my manager only invited one of us to her wedding, difficult boss wants to sit in on team interviews, and more

It’s five answers to five questions. Here we go…

1. My manager invited one of us to her wedding, but not the rest of us

So I found out recently on Facebook (by happenstance though a mutual friend’s post) that my boss, Mary, invited one of my coworkers, Elle, to her wedding.

For context — I and about 10 other people, including Elle, share the same job title. Mary is our department’s head. The three of us have been working together for the same amount of time since I was at the company before either Mary or Elle. Elle and I were actually charged with organizing Mary’s surprise shower just before the wedding, and most people we work with contributed (it’s common practice in my office to have events like this, whether the gifts are going up or down).

I’m hurt because I wasn’t aware that Mary and Elle had a closer relationship than anyone else in our department since we are close in age and I generally feel well connected to them. I’m assuming they may have spent more time together outside of work than with me and did so discreetly. I actually assumed that Mary wouldn’t socialize outside of work with those of us she supervises since her boundaries are so strong at work. But Elle and others and I have socialized occasionally.

I am trying to just understand that people have relationships with each other and it doesn’t really impact my work or shouldn’t impact my feelings about Mary and Elle. I don’t think saying something to either of them would accomplish anything or improve my feelings, which are my problem to deal with. So I guess I’m just wanting to know, is this uncool in general or am I oversensitive?

It’s a little uncool. Managers have a higher level of obligation than other people not to appear to play favorites, because it can make people wonder whether they’re being fair in things like work assignments, recognition, raises, professional development opportunities, access, etc. Because of that, Mary should have invited everyone she manages or no one (preferably no one, to preserve professional boundaries and not make people feel obligated to attend and/or send a gift).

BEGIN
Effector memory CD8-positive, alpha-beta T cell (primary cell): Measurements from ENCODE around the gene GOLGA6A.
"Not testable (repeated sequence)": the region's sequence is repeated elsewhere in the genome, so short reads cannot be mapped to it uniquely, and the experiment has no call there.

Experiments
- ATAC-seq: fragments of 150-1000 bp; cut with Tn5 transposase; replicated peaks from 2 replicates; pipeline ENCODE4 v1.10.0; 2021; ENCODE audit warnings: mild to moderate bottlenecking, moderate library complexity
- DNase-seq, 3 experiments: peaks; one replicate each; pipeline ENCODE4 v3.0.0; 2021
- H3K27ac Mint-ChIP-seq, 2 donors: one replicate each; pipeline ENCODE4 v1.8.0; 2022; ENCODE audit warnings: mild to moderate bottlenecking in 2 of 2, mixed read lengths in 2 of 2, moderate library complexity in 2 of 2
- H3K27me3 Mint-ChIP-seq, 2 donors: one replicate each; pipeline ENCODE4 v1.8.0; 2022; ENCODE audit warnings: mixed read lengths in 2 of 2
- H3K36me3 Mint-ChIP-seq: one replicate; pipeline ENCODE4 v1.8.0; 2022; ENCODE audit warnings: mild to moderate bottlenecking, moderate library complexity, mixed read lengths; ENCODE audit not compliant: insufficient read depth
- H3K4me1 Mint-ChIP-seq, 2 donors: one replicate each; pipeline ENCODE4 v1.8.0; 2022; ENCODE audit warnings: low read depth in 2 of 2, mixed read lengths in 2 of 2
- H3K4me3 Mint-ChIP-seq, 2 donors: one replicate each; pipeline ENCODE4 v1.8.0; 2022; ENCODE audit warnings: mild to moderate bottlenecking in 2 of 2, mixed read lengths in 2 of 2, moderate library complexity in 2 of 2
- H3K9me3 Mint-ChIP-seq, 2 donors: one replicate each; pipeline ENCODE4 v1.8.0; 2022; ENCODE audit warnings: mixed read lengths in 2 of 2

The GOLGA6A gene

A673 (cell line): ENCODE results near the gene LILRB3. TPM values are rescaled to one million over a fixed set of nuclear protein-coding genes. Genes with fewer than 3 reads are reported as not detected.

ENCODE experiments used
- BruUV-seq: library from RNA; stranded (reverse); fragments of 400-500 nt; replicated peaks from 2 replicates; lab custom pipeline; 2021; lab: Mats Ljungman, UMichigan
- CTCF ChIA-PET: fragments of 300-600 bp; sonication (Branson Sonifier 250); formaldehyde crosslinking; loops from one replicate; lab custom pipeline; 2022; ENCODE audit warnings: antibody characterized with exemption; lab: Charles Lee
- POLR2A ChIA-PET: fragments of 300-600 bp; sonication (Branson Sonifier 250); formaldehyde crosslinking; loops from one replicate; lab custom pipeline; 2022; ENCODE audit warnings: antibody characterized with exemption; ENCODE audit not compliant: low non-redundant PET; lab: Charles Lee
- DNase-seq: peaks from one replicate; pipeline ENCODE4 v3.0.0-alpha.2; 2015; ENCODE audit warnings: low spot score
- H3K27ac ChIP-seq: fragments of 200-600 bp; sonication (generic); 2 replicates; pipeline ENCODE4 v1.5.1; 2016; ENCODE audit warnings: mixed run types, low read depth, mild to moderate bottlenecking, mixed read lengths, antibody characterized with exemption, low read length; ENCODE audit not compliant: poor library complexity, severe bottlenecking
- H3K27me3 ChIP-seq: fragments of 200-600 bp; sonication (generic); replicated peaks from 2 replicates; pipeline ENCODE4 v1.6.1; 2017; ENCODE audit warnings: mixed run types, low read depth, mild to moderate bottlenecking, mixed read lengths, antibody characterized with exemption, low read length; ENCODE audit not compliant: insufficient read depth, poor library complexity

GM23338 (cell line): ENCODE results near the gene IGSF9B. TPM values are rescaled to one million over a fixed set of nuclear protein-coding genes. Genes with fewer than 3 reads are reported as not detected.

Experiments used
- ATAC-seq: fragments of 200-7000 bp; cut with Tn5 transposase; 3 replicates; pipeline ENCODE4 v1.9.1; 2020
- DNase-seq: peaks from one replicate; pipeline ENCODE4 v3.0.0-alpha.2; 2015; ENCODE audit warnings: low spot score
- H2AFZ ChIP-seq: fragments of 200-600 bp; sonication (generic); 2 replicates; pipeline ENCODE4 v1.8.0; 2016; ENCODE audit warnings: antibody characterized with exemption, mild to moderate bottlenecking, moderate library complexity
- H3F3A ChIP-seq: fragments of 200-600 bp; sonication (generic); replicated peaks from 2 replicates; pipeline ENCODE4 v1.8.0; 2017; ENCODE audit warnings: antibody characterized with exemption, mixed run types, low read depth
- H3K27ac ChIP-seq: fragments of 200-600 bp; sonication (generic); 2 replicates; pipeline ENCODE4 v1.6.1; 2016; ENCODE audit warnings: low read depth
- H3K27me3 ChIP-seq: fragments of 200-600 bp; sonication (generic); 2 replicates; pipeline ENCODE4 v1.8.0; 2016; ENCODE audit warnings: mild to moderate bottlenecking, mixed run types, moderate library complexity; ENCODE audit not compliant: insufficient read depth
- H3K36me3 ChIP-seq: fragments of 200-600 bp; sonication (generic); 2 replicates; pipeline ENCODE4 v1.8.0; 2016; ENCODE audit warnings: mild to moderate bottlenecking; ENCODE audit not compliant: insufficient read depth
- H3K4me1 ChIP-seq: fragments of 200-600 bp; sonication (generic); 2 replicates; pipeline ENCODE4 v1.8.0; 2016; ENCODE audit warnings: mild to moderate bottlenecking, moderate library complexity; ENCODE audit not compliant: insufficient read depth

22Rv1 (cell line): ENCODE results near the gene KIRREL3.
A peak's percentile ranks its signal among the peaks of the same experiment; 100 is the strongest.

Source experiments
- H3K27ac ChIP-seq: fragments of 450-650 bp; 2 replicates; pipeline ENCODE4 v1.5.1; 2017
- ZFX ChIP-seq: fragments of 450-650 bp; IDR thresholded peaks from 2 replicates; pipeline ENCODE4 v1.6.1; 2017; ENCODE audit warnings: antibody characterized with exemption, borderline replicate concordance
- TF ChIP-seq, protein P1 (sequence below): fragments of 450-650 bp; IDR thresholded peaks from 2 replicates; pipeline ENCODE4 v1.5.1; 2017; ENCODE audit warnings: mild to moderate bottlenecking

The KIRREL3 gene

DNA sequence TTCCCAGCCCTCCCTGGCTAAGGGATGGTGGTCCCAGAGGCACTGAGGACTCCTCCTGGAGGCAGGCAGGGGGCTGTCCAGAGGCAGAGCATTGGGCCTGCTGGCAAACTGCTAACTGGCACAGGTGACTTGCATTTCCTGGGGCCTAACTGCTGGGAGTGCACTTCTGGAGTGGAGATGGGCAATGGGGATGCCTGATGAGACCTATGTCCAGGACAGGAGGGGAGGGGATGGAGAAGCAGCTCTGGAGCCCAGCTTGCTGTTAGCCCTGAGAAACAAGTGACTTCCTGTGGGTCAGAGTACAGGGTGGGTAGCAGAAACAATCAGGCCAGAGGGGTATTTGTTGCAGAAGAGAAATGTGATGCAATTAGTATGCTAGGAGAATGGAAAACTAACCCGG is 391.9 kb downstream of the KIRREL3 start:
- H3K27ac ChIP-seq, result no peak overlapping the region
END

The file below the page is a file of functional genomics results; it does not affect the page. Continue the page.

So yeah, it’s a little weird. Not outrageous levels of weird, but less than ideal, and I’d have told Mary not to do it. But since she’s done it and you’re the one asking for advice, I’d say to just write it off to “some people find themselves clicking unusually well with certain people, and managers don’t always think about the weirdness this can cause when they show it” and try not to be bothered by it.

Read an update to this letter here.

2. Our difficult boss wants to sit in on team interviews

My small department is hiring for an open position. Typically our boss interviews candidates on-one-one and then the rest of us do a team interview without the boss. My coworkers and I expected that we’d be able to give candidates a heads-up about the difficult boss/environment during those team interviews.

Knowing this, my coworkers and I used your articles (herehereherehere) to communicate outside of work hours to find neutral wording to use and brainstormed answers to questions the candidates may ask us in order to be honest but professional. We all felt confident about what we were going to say.

Yet, today we were told that our boss is going to be in the team interviews in addition to doing the solo interviews. We do not know what to do. It feels dangerous to stick to the plan, and irresponsible if nothing is said. It also means that we may once again find someone who is going to leave soon because they are not able to deal with a difficult environment and management style. Just to know, is it typical for bosses to sit in on team interviews as well as have individual interviews? 

Practices vary, but in general it’s better for a manager not to sit in this type of team interview. Having the boss not there means candidates may feel more comfortable asking questions they don’t want to ask in front of the boss — and sometimes will reveal things about themselves that they wouldn’t reveal in front of the main interviewer, so it’s beneficial for a few different reasons.

You could try saying this to your boss: “Would you be open to having us do these interviews on our own? Having you sitting in might mean that candidates are still on their best behavior, whereas if it’s just us, we might see different sides of candidates that would be useful input to have in the selection process.”

If that doesn’t work, you could also give candidates your card and tell them they’re welcome to contact you directly “if you want to talk further with a team member.”

3. Interviewer asked me about other candidates

I work at a marketing agency where 8-10 of us in the department are individually responsible for client workloads. Recently, our team lead moved on to another job, leaving our department head (let’s call him Tom) to interview internal candidates to fill her spot. I applied and interviewed for it, but I’m still digesting one specific part of my conversation with Tom. It came towards the end, when he asked: “Who from the team do you feel would be the best fit and who you could get along with if you weren’t selected for the position?”